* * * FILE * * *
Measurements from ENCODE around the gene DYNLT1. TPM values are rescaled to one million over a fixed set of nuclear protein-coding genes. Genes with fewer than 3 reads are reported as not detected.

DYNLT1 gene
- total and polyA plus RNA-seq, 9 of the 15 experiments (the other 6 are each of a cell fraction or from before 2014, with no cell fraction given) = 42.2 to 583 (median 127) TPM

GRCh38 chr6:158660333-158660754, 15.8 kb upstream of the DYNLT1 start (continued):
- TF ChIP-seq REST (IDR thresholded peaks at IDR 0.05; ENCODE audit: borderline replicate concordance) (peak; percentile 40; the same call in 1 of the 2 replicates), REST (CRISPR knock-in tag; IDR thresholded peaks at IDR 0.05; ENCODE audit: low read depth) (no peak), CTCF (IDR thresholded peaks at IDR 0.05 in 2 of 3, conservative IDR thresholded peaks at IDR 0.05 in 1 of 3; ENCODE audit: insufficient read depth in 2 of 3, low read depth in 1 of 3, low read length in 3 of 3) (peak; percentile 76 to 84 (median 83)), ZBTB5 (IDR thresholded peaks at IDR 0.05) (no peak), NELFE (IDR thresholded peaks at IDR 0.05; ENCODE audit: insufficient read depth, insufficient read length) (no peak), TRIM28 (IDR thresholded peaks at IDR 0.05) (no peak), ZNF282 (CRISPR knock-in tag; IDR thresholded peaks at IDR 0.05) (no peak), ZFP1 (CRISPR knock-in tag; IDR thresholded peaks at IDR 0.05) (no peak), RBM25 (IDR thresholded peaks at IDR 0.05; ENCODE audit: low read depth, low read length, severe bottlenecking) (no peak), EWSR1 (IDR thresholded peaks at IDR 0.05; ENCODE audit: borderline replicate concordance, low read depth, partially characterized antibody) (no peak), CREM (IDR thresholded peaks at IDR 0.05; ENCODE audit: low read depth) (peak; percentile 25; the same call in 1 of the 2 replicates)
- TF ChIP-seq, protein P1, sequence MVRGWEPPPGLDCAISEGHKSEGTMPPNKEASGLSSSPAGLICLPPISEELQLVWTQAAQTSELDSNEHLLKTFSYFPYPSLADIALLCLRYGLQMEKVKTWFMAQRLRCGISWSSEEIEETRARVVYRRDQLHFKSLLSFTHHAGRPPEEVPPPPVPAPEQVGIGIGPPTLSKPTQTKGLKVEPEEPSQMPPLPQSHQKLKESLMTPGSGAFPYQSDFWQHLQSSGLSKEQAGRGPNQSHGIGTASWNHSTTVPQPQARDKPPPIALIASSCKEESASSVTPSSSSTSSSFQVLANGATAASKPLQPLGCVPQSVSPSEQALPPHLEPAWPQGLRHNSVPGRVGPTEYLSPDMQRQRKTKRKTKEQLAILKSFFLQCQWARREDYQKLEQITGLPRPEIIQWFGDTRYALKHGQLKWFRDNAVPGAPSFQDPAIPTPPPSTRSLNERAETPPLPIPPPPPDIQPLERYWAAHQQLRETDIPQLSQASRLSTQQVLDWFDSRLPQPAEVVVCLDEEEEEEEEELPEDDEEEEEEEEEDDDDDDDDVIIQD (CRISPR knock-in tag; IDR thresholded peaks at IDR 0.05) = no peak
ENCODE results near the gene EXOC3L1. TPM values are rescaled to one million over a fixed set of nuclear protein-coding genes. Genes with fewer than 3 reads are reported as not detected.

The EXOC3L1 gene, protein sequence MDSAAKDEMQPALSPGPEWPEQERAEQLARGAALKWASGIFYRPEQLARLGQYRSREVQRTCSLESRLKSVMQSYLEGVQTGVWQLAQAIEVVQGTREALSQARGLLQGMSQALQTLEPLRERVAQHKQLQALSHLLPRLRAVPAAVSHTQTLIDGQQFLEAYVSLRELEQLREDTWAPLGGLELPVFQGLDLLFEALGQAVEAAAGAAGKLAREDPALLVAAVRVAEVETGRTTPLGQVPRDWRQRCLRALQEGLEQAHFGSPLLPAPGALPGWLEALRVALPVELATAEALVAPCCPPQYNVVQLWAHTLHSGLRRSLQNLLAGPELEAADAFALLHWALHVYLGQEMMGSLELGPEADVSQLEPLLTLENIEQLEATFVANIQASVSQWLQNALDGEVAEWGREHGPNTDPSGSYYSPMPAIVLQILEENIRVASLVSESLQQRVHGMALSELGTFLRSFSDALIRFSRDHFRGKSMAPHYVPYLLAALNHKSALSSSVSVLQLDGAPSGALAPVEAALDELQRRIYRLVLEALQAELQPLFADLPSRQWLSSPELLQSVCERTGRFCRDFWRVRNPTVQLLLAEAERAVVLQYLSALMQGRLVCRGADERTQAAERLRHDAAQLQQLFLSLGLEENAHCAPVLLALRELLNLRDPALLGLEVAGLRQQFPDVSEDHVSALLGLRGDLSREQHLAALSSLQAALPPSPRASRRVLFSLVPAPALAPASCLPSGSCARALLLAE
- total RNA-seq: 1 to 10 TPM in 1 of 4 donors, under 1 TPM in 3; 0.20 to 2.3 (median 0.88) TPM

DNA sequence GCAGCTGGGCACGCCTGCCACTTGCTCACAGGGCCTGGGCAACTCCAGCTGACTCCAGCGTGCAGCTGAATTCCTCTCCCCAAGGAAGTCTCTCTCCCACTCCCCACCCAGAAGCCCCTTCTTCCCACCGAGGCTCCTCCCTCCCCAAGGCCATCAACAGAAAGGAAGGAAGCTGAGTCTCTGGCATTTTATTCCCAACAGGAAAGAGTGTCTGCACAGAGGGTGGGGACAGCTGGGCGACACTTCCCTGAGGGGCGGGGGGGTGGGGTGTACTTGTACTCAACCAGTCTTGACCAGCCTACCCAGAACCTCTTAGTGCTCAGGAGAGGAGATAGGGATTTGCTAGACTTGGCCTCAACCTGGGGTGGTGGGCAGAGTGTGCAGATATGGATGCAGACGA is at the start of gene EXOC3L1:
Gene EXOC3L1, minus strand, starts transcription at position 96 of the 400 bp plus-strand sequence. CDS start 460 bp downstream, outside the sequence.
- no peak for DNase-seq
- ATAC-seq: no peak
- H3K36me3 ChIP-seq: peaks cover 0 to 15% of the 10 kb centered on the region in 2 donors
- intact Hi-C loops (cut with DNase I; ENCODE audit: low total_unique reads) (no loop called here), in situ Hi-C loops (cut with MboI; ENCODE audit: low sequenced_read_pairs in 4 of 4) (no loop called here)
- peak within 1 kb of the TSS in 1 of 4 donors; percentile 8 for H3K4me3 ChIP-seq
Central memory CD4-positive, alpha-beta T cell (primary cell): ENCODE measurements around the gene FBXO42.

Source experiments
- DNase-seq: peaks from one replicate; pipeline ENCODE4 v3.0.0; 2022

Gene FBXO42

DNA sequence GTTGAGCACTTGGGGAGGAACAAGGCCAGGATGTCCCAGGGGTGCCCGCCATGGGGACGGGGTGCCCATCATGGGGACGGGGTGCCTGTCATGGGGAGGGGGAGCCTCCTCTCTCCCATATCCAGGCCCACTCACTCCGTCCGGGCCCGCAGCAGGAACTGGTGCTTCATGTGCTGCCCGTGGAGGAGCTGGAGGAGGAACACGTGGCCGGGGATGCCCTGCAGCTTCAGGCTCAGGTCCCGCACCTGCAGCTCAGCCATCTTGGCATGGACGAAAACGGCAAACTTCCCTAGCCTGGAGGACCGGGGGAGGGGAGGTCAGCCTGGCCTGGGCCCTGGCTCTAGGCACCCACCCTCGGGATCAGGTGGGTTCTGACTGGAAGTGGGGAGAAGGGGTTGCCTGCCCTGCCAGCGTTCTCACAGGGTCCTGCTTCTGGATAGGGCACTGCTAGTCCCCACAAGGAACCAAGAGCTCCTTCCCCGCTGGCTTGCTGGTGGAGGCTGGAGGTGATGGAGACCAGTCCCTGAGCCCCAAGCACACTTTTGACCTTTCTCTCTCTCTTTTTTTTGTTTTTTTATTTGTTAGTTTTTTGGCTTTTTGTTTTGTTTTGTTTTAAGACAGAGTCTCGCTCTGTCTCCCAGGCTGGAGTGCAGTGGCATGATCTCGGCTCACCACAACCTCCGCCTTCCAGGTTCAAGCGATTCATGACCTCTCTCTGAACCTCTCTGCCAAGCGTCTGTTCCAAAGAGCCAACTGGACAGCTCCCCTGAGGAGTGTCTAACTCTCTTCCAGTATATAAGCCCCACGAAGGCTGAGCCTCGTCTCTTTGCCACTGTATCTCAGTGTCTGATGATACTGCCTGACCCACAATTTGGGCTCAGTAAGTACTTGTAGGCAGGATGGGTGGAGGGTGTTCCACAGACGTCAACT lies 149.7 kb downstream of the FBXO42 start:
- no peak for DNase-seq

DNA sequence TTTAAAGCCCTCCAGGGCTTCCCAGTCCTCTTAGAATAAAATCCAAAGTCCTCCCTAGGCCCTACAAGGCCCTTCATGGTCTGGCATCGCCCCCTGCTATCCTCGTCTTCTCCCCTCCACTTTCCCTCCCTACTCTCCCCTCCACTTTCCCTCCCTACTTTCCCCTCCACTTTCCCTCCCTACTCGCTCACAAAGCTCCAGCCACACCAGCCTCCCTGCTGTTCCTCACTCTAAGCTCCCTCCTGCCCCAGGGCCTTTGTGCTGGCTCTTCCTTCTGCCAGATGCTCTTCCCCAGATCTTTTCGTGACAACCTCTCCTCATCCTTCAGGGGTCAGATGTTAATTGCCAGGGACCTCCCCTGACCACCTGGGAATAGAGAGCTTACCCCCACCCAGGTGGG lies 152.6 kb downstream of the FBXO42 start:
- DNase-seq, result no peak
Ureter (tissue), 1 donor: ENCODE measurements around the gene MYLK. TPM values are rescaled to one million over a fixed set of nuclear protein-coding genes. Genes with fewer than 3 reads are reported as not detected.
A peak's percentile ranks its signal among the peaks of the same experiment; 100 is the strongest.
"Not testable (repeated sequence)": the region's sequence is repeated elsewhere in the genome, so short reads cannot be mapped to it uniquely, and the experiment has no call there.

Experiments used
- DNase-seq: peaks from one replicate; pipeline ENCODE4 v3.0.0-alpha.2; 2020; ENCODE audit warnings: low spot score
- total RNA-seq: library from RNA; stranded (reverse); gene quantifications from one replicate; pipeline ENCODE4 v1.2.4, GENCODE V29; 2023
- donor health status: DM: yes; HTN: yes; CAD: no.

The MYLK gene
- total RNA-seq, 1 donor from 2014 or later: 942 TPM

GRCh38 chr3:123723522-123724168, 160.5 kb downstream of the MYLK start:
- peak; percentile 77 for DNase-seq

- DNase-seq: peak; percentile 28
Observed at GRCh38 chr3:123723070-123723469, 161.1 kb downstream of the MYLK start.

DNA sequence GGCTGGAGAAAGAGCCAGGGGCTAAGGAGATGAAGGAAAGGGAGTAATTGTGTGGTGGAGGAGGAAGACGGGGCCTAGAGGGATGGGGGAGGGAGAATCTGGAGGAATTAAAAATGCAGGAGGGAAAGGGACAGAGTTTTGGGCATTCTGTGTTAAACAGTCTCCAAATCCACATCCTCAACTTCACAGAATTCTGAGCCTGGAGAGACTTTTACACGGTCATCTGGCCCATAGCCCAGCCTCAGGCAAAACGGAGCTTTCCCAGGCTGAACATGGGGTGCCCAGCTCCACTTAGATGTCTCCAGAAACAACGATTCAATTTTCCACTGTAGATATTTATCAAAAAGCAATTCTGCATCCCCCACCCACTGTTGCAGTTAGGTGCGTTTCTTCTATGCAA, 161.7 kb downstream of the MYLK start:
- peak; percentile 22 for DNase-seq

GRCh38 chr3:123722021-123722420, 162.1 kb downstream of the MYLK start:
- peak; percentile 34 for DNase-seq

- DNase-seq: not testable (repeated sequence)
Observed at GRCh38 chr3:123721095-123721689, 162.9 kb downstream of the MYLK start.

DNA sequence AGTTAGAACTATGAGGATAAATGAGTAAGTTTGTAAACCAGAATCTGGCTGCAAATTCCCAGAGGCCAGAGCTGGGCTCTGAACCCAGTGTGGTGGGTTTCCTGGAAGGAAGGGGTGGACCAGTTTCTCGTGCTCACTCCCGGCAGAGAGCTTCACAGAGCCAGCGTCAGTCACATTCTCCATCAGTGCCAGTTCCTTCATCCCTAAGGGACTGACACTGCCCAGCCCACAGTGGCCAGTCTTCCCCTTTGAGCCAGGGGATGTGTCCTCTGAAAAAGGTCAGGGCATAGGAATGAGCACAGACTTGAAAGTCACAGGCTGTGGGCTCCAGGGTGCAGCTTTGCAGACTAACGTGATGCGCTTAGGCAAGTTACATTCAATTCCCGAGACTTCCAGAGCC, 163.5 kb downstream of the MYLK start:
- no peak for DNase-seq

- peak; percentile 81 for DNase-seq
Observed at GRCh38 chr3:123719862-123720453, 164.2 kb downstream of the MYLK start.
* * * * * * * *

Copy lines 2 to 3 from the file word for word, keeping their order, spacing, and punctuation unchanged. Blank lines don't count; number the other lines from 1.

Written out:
DYNLT1 gene
- total and polyA plus RNA-seq, 9 of the 15 experiments (the other 6 are each of a cell fraction or from before 2014, with no cell fraction given) = 42.2 to 583 (median 127) TPM